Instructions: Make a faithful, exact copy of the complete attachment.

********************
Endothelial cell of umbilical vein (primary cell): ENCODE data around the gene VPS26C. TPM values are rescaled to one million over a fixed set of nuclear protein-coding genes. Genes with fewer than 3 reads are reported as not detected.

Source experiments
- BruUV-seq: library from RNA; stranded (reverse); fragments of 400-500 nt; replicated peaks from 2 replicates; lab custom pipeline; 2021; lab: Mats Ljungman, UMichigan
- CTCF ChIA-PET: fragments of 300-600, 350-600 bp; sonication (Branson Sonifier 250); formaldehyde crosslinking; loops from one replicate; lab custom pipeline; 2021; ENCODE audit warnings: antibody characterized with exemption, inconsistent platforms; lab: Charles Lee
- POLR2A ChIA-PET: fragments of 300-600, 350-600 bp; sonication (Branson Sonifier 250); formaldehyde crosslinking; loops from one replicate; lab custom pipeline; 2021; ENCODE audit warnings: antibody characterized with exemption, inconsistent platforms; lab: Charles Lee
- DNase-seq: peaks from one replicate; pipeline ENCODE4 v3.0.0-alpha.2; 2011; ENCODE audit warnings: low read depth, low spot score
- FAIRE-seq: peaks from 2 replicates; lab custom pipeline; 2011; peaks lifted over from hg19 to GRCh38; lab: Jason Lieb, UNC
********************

Endothelial cell of umbilical vein (primary cell): ENCODE data around the gene VPS26C. TPM values are rescaled to one million over a fixed set of nuclear protein-coding genes. Genes with fewer than 3 reads are reported as not detected.

Source experiments
- BruUV-seq: library from RNA; stranded (reverse); fragments of 400-500 nt; replicated peaks from 2 replicates; lab custom pipeline; 2021; lab: Mats Ljungman, UMichigan
- CTCF ChIA-PET: fragments of 300-600, 350-600 bp; sonication (Branson Sonifier 250); formaldehyde crosslinking; loops from one replicate; lab custom pipeline; 2021; ENCODE audit warnings: antibody characterized with exemption, inconsistent platforms; lab: Charles Lee
- POLR2A ChIA-PET: fragments of 300-600, 350-600 bp; sonication (Branson Sonifier 250); formaldehyde crosslinking; loops from one replicate; lab custom pipeline; 2021; ENCODE audit warnings: antibody characterized with exemption, inconsistent platforms; lab: Charles Lee
- DNase-seq: peaks from one replicate; pipeline ENCODE4 v3.0.0-alpha.2; 2011; ENCODE audit warnings: low read depth, low spot score
- FAIRE-seq: peaks from 2 replicates; lab custom pipeline; 2011; peaks lifted over from hg19 to GRCh38; lab: Jason Lieb, UNC